Continue reading the main story

Few see policing, by itself, as the answer to such a complex social problem, certainly not through enforcement alone. The law enforcement approach to the crack-cocaine scourge of the late 1980s filled jails and prisons, expanded government and did little to address the social issues driving that addiction crisis.

“The police can play a critical role in a very broadly based social and medical response,” said Samuel Walker, an emeritus professor of criminal justice at the University of Nebraska Omaha. “So if people think we are going to arrest our way out of the opioid crisis, they’re wrong.”

Governors like Andrew M. Cuomo of New York and Chris Christie of New Jersey, both former prosecutors, have adopted a notably compassionate tone in framing the crisis. In 2014, Gov. Peter Shumlin of Vermont used 34 minutes of his state-of-the state speech to urge treatment and support for addicts. As a candidate, President Trump vowed to solve America’s drug crisis, a pledge that resonated in impoverished, rural areas that have been ravaged in recent years by opioids.

Labeling it a health epidemic, not a war on drugs, marks a stark contrast with the criminal justice system’s approach to the crack-cocaine plague, which was met by mass arrests in mostly black and Hispanic communities. [But the opioid epidemic is affecting whites, so a totally different approach is used. – LG]

Now, policing leaders claim to have learned from the past. But they also know how violent crime can flow from illegal drugs the way Anthony Riccio, a chief in the Chicago Police Department, says is happening in his city. A big fear among police chiefs is that increased demand for low-cost, high-potency opioids will lead to more shootings, and murders, as prices drop and drug traffickers organize.

In Mexico, where almost all of the heroin entering the United States is grown and cultivated, violence surrounding the drug trade is “horrific,” said Chuck Rosenberg, who runs the Drug Enforcement Administration.

But American cities are not immune.

“In almost all of our major seizures and arrests, we’re encountering weapons,” Mr. Rosenberg said. “And there’s only one reason to have those around.”

Increasingly, the police find themselves scrambling from call to call for reports of seemingly lifeless bodies. Death counts are rising. Nearly 1,400 people died of drug overdoses in New York City last year, the highest ever and up from 937 the previous year. In Philadelphia, the tally was 906. Nationally, there were 52,000 overdose deaths in 2015, Mr. Rosenberg said. And last year, the drug overdose death count likely exceeded 59,000, according to preliminary data compiled by The New York Times. . .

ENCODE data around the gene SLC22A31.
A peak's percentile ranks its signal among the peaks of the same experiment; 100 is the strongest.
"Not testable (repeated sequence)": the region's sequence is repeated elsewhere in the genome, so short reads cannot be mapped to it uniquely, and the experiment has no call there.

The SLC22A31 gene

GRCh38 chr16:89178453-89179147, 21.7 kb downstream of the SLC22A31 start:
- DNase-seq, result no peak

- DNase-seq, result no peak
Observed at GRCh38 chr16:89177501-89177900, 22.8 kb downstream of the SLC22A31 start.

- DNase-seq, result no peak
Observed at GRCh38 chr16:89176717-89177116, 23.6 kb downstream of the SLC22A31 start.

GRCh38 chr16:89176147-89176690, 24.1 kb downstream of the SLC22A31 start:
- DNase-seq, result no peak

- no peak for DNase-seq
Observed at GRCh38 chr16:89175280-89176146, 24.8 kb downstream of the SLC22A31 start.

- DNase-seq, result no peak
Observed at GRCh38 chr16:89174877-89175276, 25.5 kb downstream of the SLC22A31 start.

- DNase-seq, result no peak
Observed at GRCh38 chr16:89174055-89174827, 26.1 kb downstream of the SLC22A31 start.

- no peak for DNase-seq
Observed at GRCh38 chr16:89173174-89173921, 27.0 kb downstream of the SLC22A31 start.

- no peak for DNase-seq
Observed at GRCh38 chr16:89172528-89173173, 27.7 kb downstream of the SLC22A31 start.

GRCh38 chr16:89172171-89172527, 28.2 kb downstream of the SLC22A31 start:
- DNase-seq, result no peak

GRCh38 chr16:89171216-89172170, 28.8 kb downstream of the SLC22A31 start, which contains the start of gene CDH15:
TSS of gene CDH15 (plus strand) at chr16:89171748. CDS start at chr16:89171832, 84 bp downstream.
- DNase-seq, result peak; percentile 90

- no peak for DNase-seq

Continue reading.

Written by LeisureGuy

13 June 2017 at 9:37 am

Oregon is the White Supremacist state

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I generally think of Idaho as a state with an active white supremacist movement, but clearly I was wrong. Keegan Stephan informs us about Oregon:

Last week, a white supremacist allegedly stabbed two men to death and severely wounded another who tried to intervene as he hurled racial slurs at a black woman and a Muslim woman. Yet one of the most shocking aspects of the incident was where it occurred: Portland, Ore. Many Americans consider the city to be a progressive utopia, to the point of televised parody. The truth is far more complicated.

I went to high school outside Portland, and I encountered more overt white supremacy there than anywhere else. Progressive politics and discrimination are not mutually exclusive. Many classmates who would have described themselves as progressive expressed white supremacist ideals, often in violent terms. Without diversity, overt racism often goes unchecked. And where it goes unchecked, it persists.

While Portland is indeed progressive on many political issues, it is still the whitest large city in America — and that’s by design. Before becoming a state in 1859, Oregon passed laws that prohibited slavery but also required all African Americans to leave the territory. It simply wanted no black people. It went so far as to make the “crime” of being black punishable by floggings until the “perpetrator” left. Thus, when Oregon joined the union, it joined not as a free state or a slave state, but as a no-blacks state, the only state to do so.

Even as the rest of the country began to extend rights to African Americans after the Civil War, Oregon held fast to its racist origins. When the 15th Amendment was ratified in 1870, giving black men the right to vote, Oregon was one of only a few states not to sign on, and refused do so until 1959. While the 14th Amendment was passed in 1868, granting citizenship and equal protection of the law to “all persons born or naturalized in the United States,” Oregon did not ratify it until 1973.

The state left on the books anti-miscegenation and other laws that clearly violated the equal protection clause well into the 20th century. Until 2002 , the Oregon constitution even insisted that “no free Negro, or mulatto . . . shall come, reside, or be within this State, or hold any real estate.”

Technically, these laws were unconstitutional despite Oregon’s refusal to ratify the 14th Amendment, and anyone prosecuted under them should have been able to successfully overturn their conviction. Yet their existence still served to intimidate; the weight of the state’s criminal-justice system stood behind them, as Portland proved just as willing to enforce Jim Crow-style segregation as the Deep South, even banning black people from public swimming pools into the 1960s. The possibility of successfully challenging the application of these racist laws in federal court, even for those with the means to do so, offered little comfort.